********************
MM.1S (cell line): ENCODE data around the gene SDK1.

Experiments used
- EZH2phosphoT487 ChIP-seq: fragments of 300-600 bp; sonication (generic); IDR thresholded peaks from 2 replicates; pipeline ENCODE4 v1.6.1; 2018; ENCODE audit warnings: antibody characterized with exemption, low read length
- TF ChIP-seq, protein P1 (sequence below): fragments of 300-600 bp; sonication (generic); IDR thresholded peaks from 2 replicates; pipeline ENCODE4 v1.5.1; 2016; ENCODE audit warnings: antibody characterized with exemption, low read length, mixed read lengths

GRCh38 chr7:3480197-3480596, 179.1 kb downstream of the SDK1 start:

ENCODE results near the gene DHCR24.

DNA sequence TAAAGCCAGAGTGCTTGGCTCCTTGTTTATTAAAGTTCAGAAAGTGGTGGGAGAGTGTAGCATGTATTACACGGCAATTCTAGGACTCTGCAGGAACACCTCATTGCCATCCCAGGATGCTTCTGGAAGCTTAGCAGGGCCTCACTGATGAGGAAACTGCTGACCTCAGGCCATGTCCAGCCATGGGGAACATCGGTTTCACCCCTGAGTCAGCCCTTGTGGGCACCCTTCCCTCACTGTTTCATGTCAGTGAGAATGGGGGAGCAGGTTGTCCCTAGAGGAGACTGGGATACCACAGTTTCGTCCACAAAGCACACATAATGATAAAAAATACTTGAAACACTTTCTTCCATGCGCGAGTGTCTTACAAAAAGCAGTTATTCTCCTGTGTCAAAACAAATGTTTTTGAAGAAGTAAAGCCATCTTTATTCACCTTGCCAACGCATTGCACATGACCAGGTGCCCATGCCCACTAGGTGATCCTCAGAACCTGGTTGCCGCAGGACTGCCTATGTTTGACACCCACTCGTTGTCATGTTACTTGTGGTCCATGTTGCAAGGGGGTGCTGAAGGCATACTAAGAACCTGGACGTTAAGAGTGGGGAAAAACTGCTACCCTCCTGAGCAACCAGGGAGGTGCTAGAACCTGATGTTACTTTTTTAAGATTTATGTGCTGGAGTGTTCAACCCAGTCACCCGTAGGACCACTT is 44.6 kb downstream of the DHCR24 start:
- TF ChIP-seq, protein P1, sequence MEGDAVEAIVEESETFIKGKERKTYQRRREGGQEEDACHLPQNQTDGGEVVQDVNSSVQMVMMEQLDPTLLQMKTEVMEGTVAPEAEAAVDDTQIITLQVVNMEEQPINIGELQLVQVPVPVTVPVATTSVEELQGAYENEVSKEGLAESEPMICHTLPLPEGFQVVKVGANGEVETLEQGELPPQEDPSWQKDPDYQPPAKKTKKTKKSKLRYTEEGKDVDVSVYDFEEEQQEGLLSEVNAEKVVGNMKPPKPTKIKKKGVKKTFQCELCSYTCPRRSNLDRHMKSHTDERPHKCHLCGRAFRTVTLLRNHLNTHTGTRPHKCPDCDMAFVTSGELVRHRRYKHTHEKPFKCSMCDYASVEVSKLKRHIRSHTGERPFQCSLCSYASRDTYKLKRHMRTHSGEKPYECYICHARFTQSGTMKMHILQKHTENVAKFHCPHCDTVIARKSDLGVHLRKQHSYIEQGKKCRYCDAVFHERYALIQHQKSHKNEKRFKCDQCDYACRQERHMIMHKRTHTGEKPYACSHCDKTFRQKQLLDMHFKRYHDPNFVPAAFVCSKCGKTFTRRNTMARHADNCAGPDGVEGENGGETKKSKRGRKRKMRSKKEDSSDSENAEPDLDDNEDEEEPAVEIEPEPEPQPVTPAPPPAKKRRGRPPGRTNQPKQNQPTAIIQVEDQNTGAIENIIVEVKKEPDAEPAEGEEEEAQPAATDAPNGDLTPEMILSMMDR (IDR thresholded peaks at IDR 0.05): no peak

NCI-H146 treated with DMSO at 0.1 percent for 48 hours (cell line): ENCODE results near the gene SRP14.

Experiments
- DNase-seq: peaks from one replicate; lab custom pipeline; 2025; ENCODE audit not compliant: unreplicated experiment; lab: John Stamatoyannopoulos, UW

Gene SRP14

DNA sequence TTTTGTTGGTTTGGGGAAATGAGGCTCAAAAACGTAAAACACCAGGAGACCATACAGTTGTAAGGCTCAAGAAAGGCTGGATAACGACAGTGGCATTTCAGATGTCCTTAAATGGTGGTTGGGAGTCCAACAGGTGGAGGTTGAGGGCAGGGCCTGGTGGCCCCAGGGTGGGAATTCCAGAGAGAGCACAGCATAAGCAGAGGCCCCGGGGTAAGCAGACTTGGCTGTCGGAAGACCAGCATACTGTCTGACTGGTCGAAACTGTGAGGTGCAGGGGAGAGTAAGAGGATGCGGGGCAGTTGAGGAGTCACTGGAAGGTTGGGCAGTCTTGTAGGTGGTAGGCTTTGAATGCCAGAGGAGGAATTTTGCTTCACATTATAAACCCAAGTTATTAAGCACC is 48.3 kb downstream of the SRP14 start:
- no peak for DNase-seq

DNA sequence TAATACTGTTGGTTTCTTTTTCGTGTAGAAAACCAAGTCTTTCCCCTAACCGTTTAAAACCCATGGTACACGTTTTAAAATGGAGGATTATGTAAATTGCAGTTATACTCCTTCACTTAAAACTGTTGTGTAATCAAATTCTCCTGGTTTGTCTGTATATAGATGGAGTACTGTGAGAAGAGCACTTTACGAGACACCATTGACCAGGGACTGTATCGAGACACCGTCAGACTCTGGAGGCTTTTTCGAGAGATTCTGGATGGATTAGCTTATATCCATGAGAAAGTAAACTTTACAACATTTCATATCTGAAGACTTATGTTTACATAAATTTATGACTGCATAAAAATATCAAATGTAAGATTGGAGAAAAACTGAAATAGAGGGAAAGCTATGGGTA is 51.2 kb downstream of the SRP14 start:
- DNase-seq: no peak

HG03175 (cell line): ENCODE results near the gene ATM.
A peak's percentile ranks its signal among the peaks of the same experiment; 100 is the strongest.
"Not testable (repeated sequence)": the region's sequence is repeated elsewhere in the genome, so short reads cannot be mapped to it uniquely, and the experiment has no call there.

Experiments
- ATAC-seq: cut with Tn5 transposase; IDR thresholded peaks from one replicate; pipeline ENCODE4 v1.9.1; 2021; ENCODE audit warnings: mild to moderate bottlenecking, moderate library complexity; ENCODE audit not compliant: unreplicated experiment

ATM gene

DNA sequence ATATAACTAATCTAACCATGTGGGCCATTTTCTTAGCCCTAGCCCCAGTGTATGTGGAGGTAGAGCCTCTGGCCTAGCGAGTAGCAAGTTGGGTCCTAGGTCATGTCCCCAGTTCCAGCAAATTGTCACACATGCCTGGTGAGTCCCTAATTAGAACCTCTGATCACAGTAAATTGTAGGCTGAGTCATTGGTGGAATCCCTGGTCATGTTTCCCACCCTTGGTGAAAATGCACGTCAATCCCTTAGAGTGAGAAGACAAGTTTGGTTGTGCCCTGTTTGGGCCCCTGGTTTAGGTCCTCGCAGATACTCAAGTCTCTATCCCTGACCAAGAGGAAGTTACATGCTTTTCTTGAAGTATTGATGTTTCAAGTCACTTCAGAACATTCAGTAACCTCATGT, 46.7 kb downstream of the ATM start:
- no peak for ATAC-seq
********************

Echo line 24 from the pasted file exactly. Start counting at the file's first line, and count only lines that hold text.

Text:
- no peak for ATAC-seq